🔢 Key Takeaways
- Landed provides down payment assistance to essential workers in exchange for a stake in the home's equity, addressing wealth inequality and allowing workers to achieve homeownership in expensive cities.
- Clear values, empowering others, inclusivity, and a shared vision are critical elements for organizational success.
- Landed co-founder Alex Lofton realized that diversification is a powerful tool to build wealth, but it's not a common concept among his social circles. He co-founded Landed to democratize access to financial tools and help people buy homes with down payment assistance.
- Landed makes real estate investment accessible to everyday people by allowing occupants to become part owners of property. The company's goal is to create a cooperative way to invest in real estate and make it accessible to all.
- Landed is using technology to make financial tools accessible to those who can afford rent but not a down payment. This is crucial in supporting essential employees who uphold society daily.
- Focusing on industries with steady employment and seeking partnerships with trusted employers can help make mortgages accessible. Venture funding and competing with equity are crucial to build a robust infrastructure and attract skilled engineers.
- Loftium helps potential homeowners with their down payment through shared equity. By investing in a percentage of the home's future value, they aim to offer real ownership in something and make homeownership more accessible to all.
- Landed provides equity stake to first-time homebuyers without any monthly cost, but recipients need to understand that there is a risk of losing equity if the home's value does not appreciate.
- Landed helps people without intergenerational wealth access home ownership, which is crucial in building wealth. Their shared appreciation down payment programs have a high success rate, highlighting the need for similar tools to bridge the wealth gap.
- Real estate is cyclical, with ups and downs. Interest rates matter and can affect affordability. Landed's program can help debt management. Homeownership is a portfolio investment and Landed is working to remove barriers.
- Landed Inc. assists professionals with down payments to achieve home ownership while generating revenue through partnerships and acting as a neutral party. They aim to grow their business by adding more products like mortgages.
- Loftium is revolutionizing the real estate industry by bringing clients to agents through its down payment program. It's now diversifying its services by offering organizations a white-label version of its program. By focusing on evolving and innovating, it's fulfilling a range of needs.
- Landed Inc helps businesses provide down payment assistance to employees for free, with varying amounts depending on location. The program is useful for first-time homebuyers and people of all ages, and Landed Inc is expanding with new fundraising opportunities.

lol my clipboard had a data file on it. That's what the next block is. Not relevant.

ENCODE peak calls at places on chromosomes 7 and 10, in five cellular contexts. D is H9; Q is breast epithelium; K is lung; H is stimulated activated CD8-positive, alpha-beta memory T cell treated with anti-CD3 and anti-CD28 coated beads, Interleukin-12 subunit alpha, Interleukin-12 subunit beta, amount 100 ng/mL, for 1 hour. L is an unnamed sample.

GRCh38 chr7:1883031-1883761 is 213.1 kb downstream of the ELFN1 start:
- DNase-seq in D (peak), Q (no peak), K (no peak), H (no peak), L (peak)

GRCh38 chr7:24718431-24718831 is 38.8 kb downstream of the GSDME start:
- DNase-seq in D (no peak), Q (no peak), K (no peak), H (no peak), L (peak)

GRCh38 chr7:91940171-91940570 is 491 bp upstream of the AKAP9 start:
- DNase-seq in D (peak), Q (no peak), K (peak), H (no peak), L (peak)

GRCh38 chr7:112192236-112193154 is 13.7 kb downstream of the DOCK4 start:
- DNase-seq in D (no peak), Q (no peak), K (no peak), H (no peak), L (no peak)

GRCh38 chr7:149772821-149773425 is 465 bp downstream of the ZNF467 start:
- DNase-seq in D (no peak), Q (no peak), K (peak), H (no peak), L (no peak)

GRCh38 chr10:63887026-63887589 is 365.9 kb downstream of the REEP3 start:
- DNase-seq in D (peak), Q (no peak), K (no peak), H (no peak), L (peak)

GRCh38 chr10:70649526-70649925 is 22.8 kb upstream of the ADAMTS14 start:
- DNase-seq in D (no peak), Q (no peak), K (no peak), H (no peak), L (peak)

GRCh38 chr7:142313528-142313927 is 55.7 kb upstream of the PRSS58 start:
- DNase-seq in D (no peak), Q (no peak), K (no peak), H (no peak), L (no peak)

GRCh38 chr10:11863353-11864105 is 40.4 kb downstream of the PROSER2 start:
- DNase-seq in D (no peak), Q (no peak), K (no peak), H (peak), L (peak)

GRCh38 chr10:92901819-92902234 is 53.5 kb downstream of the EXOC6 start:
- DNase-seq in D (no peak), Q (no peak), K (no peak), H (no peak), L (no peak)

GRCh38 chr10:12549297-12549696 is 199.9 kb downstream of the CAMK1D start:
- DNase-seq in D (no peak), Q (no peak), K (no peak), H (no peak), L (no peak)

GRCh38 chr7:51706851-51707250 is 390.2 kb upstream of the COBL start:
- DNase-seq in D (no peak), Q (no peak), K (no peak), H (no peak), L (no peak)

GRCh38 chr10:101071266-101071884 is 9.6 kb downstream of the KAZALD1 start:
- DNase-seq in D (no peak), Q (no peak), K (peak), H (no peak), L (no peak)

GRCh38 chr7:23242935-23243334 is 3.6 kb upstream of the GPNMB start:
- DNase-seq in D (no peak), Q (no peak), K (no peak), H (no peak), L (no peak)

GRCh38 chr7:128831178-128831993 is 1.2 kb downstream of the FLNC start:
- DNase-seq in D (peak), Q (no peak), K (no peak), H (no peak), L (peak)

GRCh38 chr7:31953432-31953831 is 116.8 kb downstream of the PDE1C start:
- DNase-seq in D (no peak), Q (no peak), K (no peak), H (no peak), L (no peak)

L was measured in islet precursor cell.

- As wealth transfer occurs, there's a need to ensure equal access to resources. Landed helps provide affordable housing, creating a more balanced society. It's crucial to recognize the destabilizing impact of rising property values and to be proactive in finding solutions.
- Shared appreciation allows co-investors to gradually become home owners without committing a large amount of capital upfront. Exploring such innovative solutions can broaden access to homeownership.
📝 Podcast Notes
Landed: Helping Essential Workers Secure Homes
Landed, a company launched by Alex Lofton and two friends, helps essential workers purchase homes by providing the cash for the down payment in exchange for an equity stake in the home that enables investors to get a share of the appreciation. Landed has helped over a thousand workers purchase homes in 30 states across the U.S. The company addresses the issue of essential workers being unable to afford homes in the cities where they work, especially for people who do not have intergenerational wealth or are not white. Wealth inequality is highlighted by Alex’s personal experience with his parents struggling to make ends meet until his grandmother transferred her home to them, creating a game changer in intergenerational wealth.
Lessons learned from working on the Obama Campaign
Working on the Obama campaign taught Alex Lofton the power of clear values within an organization, empowering people, and enrolling others in a shared vision. He learned to value respect and inclusion, honoring people's talents and resources to achieve greater outcomes. Lofton's passion for enrolling people and telling a compelling story stems from his experiences working on the campaign. The diverse mix of professionals coming together for a shared purpose also inspired him. These experiences influenced his current work and the values he applies in his work today. The Obama campaign grounded him in the idea that a clear set of values can guide an organization's success.